Running targets growth in slow-twitch muscle fibers. Unlike fast-twitch muscle fibers -- which exert maximum force and tire quickly -- slow-twitch fibers have more endurance for sustaining contractions over extended periods. Your legs might get bigger when running because running involves repetitive contractions that stimulate growth in your leg muscles, which contain a higher proportion of slow-twitch muscle fibers. The most prominent muscle groups in your legs contract continuously with each stride while running.
Running can make your legs bigger because your quadriceps contract continuously while running. Quadriceps muscles -- the most prominent group of muscles at the front of your legs -- form the front of your thighs. Your quadriceps contract for knee extension and hip-flexion joint movements. The hips flex each time you lift your thigh forward while running. Knee extension immediately follows hip flexion, as your leg straightens and hits the ground. Your body continuously alternates between falling forward and regaining stability as you run. Your quadriceps' contractions are particularly critical for the support phase of each stride, which allows you to regain stability.
Your hamstrings are the most prominent group of four muscles that form the back of your thighs. Running can make your legs bigger because your hamstrings contract continuously during this activity. Your hamstrings support 75 percent of the workload for running, according to Olympic coach Dr. Nicholas Romanov, writing for Pose Tech. Hamstrings bend your knees and extend your hips as your thighs move back while running. Hamstrings' contractions pull your feet off the ground and move them under your hips during each stride.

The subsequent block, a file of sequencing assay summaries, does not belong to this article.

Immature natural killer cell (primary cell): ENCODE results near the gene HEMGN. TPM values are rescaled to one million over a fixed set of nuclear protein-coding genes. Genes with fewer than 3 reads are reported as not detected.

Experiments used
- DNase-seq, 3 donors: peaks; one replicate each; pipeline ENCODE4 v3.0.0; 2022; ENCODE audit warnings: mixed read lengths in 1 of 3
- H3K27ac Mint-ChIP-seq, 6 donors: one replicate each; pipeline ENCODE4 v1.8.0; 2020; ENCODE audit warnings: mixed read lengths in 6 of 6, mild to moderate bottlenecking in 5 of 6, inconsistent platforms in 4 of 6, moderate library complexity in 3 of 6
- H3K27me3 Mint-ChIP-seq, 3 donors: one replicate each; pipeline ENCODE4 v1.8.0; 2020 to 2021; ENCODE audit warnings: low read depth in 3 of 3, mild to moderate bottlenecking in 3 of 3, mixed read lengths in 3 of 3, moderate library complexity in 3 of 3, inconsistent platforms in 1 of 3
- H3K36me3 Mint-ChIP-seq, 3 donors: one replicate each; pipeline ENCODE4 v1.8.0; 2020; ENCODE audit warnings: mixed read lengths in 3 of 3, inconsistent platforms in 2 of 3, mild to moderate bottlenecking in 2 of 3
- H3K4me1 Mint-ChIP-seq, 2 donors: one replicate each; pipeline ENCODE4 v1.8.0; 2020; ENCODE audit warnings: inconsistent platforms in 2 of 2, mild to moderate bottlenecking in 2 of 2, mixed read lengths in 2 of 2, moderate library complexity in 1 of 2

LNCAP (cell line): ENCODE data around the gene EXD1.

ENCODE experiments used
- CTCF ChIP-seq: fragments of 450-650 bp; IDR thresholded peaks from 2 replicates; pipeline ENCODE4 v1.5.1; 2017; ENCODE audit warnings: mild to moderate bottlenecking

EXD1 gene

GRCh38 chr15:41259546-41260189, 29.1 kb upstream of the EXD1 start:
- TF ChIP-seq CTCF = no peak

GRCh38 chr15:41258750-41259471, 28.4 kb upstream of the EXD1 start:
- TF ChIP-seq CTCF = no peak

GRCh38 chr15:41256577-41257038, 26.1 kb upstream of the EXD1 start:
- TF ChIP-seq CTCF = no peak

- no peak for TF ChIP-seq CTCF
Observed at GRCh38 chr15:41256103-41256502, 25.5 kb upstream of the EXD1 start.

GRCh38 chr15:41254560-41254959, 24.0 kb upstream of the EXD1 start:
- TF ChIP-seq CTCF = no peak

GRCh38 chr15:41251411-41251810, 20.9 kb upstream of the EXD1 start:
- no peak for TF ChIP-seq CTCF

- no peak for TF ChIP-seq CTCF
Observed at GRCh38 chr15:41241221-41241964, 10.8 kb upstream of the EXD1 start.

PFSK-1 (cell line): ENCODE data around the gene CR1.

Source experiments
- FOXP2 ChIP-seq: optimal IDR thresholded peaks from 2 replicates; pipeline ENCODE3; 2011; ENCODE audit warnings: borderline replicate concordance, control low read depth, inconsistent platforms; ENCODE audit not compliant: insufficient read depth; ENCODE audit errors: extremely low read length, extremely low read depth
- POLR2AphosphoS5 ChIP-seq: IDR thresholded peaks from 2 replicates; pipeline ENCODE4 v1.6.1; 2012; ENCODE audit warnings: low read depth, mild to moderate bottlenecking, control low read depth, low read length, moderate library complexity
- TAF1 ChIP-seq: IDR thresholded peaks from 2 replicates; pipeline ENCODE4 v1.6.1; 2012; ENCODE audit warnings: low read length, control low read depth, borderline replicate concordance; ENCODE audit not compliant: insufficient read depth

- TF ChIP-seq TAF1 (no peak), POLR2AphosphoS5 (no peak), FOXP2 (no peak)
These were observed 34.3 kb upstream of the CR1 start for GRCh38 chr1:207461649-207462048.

Repetitive glute contractions also help your legs grow when running. Your gluteus maximus -- the largest muscle in your body -- sits above your hamstrings. Glute contractions extend your hips, bringing your thighs back for each stride while running. According to strength and conditioning specialist Bret Contreras, running involves 234 percent more gluteus muscle activity than jumping straight up, which also extends your hips. Your glutes contract to stabilize your hips when your foot hits the ground during the support phase of each stride.
Your lower-leg muscles might get bigger when running because calf-muscle contractions support knee and ankle movements during each stride. Calf muscles help your hamstrings bend your knees while running. Calf-muscle contractions perform ankle movements that drive your body forward while running. Immediately after your feet hit the ground, your calf muscles roll your weight onto the front of your feet by flexing your ankles. Maintaining a strong calf contraction while moving onto the front of feet maximizes your propulsion off the ground, which helps you spring off the ground with each stride.
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This article reflects the views of the writer and does not necessarily reflect the views of Jillian Michaels or JillianMichaels.com.